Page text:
A hybrid dental hygienist
A periodontist once told me that a good dental hygienist leaves behind around 15% of calculus after initial therapy. As a dental hygiene student, I failed to appreciate what these words implied. Now, 13 years later and amid task relocation in Dutch dentistry, I often think back to those words. Whether the percentage of calculus that is not removed is actually 15% I am not going to debate in this article, as it is not very relevant in this context. It is simply accepted that a dental hygienist does not remove all calculus during initial therapy.
This has been such an unchallenged idea within the world of oral medicine that it should not cause any raised eyebrows among my peers. There may be many reasons why this policy of tolerance arose. Yet, there is one argument that is as explanatory as it is strange: the dental hygienist’s zone of activity, during initial therapy, is not visible. Thus, failure to remove all the calculus is inevitable during initial therapy.
It should not be a surprise that, for decades, dental hygienists have been held accountable for a significant zone of activity that is not visible. What does strike us as odd, however, is that, amid this experiment of task allocation, dental hygienists will be held accountable for a zone of activity that is indeed visible. The preparation and restoration of primary cavities usually is supragingival, and when it is not possible to remove subgingival calculus, it is not completely without risk. Yet, you might say it is easier to control a visible zone of activity than an invisible one. Either way, time will tell whether or not our concerns regarding this experiment of task allocation were grounded.
Let us have a closer look at initial therapy. It appears that we are settling for a treatment result which leaves behind subgingival calculus. The reason we let this happen is the lack of legal grounds to make alternative initial therapy treatment methods possible for dental hygienists. True, some factors cannot be influenced, such as tooth anatomy, furcation, single- or multiple-rooted teeth and the position of teeth—all the more reason why we should think about how we can move towards a visible zone of activity which would allow us to apply initial therapy as it was intended: the removal of calculus and root planing. Furthermore, you should be seeing what you are doing. Should we not aim for pocket elimination instead of pocket reduction?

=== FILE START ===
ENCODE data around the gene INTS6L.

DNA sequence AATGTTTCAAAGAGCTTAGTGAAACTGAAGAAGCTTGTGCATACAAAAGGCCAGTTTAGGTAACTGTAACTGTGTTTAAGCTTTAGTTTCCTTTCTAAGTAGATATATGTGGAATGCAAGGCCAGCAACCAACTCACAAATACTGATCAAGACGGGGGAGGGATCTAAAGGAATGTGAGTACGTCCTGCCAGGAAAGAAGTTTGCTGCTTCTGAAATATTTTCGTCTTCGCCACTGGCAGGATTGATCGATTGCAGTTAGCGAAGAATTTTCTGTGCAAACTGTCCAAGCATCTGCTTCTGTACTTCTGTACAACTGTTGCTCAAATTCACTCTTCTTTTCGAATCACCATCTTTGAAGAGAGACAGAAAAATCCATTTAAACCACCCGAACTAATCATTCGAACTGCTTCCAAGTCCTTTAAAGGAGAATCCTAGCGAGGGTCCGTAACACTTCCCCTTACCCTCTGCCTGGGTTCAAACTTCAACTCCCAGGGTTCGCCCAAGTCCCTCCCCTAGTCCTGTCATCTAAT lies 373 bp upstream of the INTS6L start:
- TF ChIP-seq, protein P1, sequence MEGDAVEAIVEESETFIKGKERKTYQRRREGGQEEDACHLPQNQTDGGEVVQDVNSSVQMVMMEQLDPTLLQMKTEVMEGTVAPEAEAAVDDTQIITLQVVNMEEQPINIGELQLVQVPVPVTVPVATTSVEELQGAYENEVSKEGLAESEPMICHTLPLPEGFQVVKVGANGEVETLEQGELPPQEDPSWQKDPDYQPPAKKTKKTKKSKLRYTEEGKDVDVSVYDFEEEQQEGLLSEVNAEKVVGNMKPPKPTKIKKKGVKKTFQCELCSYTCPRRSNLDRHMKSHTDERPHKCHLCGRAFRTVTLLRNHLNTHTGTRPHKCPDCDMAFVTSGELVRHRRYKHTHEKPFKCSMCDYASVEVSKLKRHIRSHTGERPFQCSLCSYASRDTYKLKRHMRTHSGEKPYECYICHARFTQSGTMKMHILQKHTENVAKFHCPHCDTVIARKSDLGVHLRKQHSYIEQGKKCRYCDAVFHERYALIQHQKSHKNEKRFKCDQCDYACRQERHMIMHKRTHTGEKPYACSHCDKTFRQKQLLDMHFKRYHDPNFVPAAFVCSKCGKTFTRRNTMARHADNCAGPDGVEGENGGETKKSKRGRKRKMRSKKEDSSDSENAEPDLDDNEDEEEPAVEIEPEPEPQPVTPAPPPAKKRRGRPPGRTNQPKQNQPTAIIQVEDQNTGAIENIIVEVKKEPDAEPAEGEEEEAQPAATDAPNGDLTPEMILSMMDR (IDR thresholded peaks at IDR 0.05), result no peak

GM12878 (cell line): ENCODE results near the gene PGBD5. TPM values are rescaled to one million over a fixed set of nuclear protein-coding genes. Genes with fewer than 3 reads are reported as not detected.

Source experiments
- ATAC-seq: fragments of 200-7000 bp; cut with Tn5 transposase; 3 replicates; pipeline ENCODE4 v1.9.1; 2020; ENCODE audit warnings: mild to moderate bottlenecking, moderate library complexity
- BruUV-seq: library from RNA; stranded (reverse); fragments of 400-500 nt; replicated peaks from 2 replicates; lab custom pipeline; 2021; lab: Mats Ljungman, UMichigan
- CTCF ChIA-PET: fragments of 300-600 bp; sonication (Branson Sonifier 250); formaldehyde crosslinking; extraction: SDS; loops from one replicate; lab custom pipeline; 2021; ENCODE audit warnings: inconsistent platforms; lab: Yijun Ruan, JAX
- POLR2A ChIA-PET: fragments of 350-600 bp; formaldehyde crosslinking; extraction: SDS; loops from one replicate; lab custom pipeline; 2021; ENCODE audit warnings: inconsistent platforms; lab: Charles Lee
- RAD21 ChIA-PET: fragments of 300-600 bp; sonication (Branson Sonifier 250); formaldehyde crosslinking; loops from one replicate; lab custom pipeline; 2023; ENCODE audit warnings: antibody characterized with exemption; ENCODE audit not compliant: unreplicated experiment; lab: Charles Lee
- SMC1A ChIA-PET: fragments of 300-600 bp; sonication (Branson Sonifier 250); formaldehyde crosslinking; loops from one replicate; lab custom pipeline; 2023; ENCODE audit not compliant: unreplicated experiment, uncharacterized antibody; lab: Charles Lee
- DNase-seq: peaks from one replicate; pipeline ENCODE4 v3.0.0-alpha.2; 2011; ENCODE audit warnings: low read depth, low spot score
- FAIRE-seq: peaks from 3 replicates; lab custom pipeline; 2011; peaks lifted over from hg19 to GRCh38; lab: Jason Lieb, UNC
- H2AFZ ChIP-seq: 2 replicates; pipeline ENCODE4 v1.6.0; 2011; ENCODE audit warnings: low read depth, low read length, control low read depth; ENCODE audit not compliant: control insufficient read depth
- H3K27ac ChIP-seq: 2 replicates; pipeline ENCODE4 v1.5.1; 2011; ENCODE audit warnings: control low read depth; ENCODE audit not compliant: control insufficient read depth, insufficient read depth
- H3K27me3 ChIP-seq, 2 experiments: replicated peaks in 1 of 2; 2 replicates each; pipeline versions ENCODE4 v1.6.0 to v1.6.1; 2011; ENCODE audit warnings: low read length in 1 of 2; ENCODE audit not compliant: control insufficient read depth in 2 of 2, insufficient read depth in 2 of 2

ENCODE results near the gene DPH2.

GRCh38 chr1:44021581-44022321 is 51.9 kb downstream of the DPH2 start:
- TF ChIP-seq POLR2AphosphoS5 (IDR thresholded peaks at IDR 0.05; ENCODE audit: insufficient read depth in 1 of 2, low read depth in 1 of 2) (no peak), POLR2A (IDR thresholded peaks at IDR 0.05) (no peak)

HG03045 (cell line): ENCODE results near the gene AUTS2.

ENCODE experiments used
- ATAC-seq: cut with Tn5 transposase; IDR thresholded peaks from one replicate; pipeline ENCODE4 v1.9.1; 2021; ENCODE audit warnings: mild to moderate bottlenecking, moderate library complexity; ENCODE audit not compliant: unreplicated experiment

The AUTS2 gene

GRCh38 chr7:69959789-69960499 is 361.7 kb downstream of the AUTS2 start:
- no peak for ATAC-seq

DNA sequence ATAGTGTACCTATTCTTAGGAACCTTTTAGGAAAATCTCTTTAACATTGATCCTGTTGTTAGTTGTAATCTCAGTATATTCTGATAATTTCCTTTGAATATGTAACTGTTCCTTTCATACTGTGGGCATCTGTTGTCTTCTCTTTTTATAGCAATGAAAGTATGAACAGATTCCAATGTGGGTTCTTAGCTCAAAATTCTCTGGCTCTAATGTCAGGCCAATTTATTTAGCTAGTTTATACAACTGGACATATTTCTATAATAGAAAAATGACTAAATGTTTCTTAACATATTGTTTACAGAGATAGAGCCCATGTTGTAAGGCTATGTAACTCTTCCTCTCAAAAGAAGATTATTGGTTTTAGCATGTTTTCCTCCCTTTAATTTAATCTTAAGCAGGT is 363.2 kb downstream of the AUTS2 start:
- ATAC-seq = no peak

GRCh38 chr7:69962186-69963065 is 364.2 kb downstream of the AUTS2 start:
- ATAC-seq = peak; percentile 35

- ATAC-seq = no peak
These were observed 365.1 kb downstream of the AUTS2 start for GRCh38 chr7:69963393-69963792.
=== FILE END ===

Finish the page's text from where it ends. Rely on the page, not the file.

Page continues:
The solution to this problem is as simple as it is controversial: gingivectomy. At the moment, we would not even think about a dental hygienist removing periodontal tissue to reveal the zone of activity or root surface. When you look at the history of dentistry in the Netherlands, and how the professions of dental hygienist and dental assistant were created, the role expansion of dental hygienists to include gingivectomy might seem less unlikely in the long term. Some of us might remember that, before World War II, oral medicine was a college level course, rather than a university level one. More recently, in Dutch high schools, we have seen more and more teachers with university level degrees teaching senior students and teachers with college level degrees teaching juniors. In the future, we might see similar educational level distinctions between vocational and academic education in the professions of dental hygienist and dental assistant in the Netherlands, so we might see dental assistants taking more control of prevention and dental hygienists specialising in initial therapy.
Future dental hygienists could have college level degree job responsibilities (bachelor’s degree) combined with university level degree tasks (master’s degree). What could the educational journey of this “hybrid” dental hygienist look like? Perhaps a three-year college bachelor’s degree in dental hygiene followed by a one-year master’s degree in periodontics with a compulsory internship in a periodontics clinic? Or a two-year master’s degree in periodontics for the dental hygiene college student with a mandatory internship in a periodontics clinic? The Netherlands, with its 17 million citizens, has 9,502 general dentists and 81 dentists specialised in periodontics. Therefore, a specialised dental hygienist could very well support a periodontist, just like a dental assistant could support the general dentist. You must visualise it—make the invisible visible.
Editorial note: This article was published in the August 2020 issue of the Dental Tribune Netherlands Edition. An English version has been reproduced here with permission from the author.